Paul Halliday's sweeping, scrupulously researched Habeas Corpus: From England to Empire examines the capacities and contradictions of this remarkable legal device. A historian at the University of Virginia and an occasional contributor to amicus briefs in noteworthy habeas cases, Halliday dismisses conventional paeans to the writ. Focusing less on landmark decisions than on thousands of quotidian cases from the sixteenth to the eighteenth century, recorded on parchment and bound with leather thongs, he pieces together an ambivalent story with unexpected origins. Rather than heralding habeas corpus as a "palladium of liberty," he shows how, over the course of centuries, habeas has extended state power as well as constricted it, facilitated empire as well as regulated its reach, and how, in periods of crisis and demagoguery, princes and parliamentarians have muffled the "sighs of prisoners" despite the venerable writ's promise to hear them.Read the rest here.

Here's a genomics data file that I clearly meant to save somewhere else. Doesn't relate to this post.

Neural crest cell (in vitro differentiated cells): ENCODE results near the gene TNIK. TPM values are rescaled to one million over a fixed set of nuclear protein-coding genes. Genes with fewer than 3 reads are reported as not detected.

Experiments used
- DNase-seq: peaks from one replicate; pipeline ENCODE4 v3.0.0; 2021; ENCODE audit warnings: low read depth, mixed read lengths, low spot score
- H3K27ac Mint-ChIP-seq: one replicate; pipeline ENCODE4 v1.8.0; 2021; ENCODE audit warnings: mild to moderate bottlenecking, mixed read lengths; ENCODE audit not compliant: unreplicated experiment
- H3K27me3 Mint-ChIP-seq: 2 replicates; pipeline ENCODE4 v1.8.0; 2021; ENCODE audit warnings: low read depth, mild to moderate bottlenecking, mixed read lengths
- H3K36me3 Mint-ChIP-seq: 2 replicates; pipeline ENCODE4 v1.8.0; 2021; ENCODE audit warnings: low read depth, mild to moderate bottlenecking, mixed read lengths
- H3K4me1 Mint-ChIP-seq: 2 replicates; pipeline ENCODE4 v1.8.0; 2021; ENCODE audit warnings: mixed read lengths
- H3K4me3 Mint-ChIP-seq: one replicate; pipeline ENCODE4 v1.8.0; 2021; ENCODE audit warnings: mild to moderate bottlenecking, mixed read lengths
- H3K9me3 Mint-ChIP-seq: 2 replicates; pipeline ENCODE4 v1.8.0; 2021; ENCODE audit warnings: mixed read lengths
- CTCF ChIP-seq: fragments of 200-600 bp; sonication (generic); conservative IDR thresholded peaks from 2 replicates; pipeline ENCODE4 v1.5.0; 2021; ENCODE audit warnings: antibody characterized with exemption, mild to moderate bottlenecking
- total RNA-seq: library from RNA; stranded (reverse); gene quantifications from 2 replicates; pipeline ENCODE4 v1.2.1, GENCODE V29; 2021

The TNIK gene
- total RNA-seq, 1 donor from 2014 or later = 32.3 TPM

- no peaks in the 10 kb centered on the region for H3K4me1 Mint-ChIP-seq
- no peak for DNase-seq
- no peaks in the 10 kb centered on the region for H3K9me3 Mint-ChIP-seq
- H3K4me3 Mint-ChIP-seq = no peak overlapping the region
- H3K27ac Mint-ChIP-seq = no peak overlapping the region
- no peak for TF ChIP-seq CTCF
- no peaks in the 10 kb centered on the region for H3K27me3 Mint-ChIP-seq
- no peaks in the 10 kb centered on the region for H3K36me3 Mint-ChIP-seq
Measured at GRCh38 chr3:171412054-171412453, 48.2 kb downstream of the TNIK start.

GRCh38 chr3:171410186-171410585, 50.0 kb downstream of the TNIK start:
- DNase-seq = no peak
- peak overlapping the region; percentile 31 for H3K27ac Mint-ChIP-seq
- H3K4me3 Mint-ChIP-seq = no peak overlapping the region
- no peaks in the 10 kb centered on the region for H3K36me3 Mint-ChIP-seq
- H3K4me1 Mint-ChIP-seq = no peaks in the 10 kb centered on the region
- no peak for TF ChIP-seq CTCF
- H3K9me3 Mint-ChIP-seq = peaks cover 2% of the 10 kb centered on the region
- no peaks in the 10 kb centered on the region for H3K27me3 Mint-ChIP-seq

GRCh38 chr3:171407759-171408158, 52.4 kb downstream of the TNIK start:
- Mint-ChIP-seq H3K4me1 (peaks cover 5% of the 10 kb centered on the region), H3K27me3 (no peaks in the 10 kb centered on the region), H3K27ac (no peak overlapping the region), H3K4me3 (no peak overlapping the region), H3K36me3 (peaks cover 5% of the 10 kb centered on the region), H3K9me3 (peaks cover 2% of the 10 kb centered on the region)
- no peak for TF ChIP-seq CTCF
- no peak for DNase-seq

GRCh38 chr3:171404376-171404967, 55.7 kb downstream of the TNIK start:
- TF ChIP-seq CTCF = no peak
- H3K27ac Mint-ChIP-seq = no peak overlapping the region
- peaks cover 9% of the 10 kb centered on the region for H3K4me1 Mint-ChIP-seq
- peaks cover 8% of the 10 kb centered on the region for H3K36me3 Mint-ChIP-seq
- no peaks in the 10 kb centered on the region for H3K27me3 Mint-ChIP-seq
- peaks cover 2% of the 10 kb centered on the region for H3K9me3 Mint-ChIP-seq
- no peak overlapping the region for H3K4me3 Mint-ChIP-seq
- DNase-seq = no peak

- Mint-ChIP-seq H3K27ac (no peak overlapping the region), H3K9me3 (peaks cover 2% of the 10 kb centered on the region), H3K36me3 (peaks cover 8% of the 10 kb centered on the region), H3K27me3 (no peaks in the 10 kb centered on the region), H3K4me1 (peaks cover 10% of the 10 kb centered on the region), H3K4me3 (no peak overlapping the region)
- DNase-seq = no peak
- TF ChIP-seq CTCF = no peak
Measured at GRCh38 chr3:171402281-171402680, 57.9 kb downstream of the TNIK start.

More on the Founders, as Joseph J. Ellis discusses three new books in the New York Review of Books (subscription required): Adams Family Correspondence, Volume 9: January 1790–December 1793, edited by Margaret A. Hogan, C. James Taylor, Karen N. Barzilay, Hobson Woodward, Mary T. Claffey, Robert F. Karachuck, Sara B. Sikes, and Gregg L. Lint; The Quotable Abigail Adams edited by John P. Kaminski; and Abigail Adams by Woody Holton.